WITH A sharp slowdown in manufacturing and construction, and the only major support coming from government expenditure, the Gross Domestic Product (GDP) growth rate is seen slumping to 5.0 per cent, the lowest since the 2008 economic crisis, according to data released by National Statistical Office (NSO).
With this, the GDP growth rate is expected to rise only marginally to 5.25 per cent during October-March, the second half of the financial year, from 4.75 per cent in the first half. A major area of concern for policymakers is that with the exception of government expenditure, all other demand drivers — private consumption, investment and exports — are flagging. Two major employment generators are also showing signs of a slump, with growth in manufacturing seen slowing to a 15-year low and construction to a six-year low.
To make matters worse, the Centre’s spending momentum, which dipped in October-November 2019, could slow further as revenue concerns necessitate an expenditure squeeze by both the central and state governments in the ongoing quarter. The growth rate in terms of Gross Value Added (GVA), which is GDP minus net product taxes and reflects growth in supply, is seen slowing to 4.9 per cent in 2019-20 from 6.6 per cent in the previous year.
Stress hits job sectors
sharp slide in growth recorded by two employment-intensive sectors, construction and manufacturing, is expected to trigger concern. Government expenditure has been the only source of support, but shortfalls in revenue limits the headroom even here.
The GDP growth estimate of 5.0 per cent is at the same level as projected by the RBI in its monetary policy review last month. The RBI had cut the GDP forecast to 5.0 per cent last month from its earlier forecast of 6.1 per cent. The nominal GDP growth rate, which accounts for inflation, is estimated at 7.5 per cent in 2019-20 — only 2.5 percentage points higher than the real GDP growth estimate and lower than 11.2 per cent in the previous year. The first advance estimates of GDP are released early to aid Budget calculations for the upcoming financial year.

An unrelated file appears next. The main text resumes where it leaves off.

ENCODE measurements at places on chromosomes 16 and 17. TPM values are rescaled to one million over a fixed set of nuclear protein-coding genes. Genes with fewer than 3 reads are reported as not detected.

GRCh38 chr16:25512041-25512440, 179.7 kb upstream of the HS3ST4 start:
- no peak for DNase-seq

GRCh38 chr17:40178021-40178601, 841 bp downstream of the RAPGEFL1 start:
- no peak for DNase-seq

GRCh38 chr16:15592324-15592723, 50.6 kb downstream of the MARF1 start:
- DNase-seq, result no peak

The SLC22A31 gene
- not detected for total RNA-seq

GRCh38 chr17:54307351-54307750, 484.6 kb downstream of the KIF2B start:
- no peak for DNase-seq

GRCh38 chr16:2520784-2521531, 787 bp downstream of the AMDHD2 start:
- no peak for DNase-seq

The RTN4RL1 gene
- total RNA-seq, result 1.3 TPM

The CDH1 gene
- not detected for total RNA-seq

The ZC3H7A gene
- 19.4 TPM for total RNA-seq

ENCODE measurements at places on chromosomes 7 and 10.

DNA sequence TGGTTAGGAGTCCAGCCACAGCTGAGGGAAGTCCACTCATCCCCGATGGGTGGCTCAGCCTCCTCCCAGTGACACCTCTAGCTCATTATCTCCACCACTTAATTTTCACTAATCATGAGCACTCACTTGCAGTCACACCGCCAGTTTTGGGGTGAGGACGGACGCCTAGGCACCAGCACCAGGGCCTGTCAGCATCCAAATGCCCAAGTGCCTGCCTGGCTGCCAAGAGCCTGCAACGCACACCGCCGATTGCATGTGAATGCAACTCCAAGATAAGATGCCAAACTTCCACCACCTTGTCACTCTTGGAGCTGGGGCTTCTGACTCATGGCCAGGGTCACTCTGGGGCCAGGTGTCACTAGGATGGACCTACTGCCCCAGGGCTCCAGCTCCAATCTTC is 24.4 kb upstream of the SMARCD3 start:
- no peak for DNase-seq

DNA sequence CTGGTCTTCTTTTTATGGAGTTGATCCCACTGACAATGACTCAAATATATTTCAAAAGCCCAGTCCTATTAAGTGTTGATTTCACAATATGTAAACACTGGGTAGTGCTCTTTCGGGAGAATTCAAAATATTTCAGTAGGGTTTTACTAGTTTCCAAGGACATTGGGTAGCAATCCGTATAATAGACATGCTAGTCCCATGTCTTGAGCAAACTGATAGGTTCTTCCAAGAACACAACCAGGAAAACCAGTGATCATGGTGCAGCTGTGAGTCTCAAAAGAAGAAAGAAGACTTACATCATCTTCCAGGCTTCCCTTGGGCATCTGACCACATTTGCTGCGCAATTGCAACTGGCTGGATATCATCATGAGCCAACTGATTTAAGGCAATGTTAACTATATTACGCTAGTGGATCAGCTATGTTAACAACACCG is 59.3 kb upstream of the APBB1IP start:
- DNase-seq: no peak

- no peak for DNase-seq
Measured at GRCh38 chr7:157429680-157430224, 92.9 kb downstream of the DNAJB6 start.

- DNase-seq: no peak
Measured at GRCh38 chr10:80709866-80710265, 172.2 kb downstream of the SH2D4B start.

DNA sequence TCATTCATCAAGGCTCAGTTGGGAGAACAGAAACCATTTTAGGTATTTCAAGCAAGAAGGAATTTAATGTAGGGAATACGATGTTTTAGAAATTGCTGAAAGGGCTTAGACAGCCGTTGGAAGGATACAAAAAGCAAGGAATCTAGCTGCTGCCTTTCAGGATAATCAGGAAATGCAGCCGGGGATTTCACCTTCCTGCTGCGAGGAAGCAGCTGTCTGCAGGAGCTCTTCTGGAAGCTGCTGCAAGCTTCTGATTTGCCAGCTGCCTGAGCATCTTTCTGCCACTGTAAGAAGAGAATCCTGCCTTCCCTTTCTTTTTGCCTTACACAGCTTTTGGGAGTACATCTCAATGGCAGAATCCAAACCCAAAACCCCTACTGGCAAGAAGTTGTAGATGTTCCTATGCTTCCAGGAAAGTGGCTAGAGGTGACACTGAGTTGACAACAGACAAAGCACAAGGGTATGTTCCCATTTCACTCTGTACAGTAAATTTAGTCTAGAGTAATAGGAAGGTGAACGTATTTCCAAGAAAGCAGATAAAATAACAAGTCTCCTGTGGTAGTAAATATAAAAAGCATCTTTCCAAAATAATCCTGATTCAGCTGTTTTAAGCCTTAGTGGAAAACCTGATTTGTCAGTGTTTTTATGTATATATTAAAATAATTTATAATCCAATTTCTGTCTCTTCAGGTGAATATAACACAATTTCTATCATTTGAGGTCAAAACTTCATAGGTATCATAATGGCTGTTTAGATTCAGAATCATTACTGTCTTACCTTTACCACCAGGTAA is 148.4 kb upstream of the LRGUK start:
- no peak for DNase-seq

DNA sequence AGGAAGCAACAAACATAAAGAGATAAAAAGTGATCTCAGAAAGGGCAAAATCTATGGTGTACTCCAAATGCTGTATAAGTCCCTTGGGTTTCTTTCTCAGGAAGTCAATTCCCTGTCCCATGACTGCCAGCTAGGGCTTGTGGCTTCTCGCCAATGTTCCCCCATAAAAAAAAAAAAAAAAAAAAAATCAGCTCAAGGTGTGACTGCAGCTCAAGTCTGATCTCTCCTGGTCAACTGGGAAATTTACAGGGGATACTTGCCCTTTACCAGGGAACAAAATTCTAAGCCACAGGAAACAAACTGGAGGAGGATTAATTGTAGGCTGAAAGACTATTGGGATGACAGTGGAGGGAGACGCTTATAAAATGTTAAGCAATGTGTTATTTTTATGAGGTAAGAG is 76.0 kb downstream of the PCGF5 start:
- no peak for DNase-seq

With the lower nominal GDP growth rate, the government’s fiscal math is also expected to take a hit. The Budget estimate for 2019-20 had pegged the GDP at Rs 211 lakh crore while the first advance estimates have pegged the nominal GDP at Rs 204 lakh crore, broadly implying that the fiscal deficit will breach the Budget target of 3.3 per cent of the GDP to 3.4 per cent of the GDP.
A sector-wise breakup of the data shows the sharpest fall in manufacturing and construction, with only two out of eight sectors — mining and quarrying, and “public administration, defence and other services” — estimated to post a higher growth rate than the previous year.
Manufacturing growth is seen slowing to 2.0 per cent in 2019-20 from 6.9 per cent last year, while construction is expected to post a growth of 3.2 per cent in 2019-20 from 8.7 per cent last year. Agricultural growth is seen at 2.8 per cent in 2019-20 from 2.9 per cent in 2018-19.
Private consumption is estimated to slow to 5.8 per cent this financial year from 8.1 per cent in 2018-19, while gross fixed capital formation has fallen from 29.3 per cent to 28.1 per cent reflecting weak private investment, the data showed. Economists said the rise in rabi sowing will provide support to agricultural growth in the ongoing quarter, even though the assumption of government spending for the second quarter seems optimistic given the shortfall in receipts.
Aditi Nayar, principal economist, ICRA Ltd, said: “The YoY rise in rabi sowing amid healthy groundwater and reservoir levels, bodes well for agricultural growth and rural sentiment, particularly in the ongoing quarter. However, the momentum of spending by the central government dipped in October-November 2019. We are apprehensive that revenue concerns may necessitate an expenditure squeeze by the central and state governments in the ongoing quarter, which has emerged as a key risk to the pace of economic growth.”
Sunil Kumar Sinha, principal economist, India Ratings, said: “With the exception of government expenditure, all other demand drivers namely private consumption, investment and net exports are down and out. The growth slowdown especially in private consumption to 5.8% in FY20 from 8.1% in FY19 has taken the sting out of FY20 GDP growth because this alone constitutes 57.4%of the total GDP. There are risks to an advance estimate of 5% GDP growth. It has been assumed that private consumption, government expenditure and investment will grow at 7.3%, 8.5% and (-)0.5%, respectively in 2HFY20. Among these, the assumption related to private consumption looks somewhat unrealistic if festival demand is taken as an indicator.”
The advance estimates of GDP are obtained by extrapolation of indicators like the industrial production index of the first seven months of the financial year; financial performance of private listed companies up to September; first advance estimates of crop production; accounts of central and state governments; deposits and credits; passenger and freight earnings of railways; passengers and cargo handled by civil aviation; cargo handled at major sea ports; and, commercial vehicles sales available for first eight months of the financial year.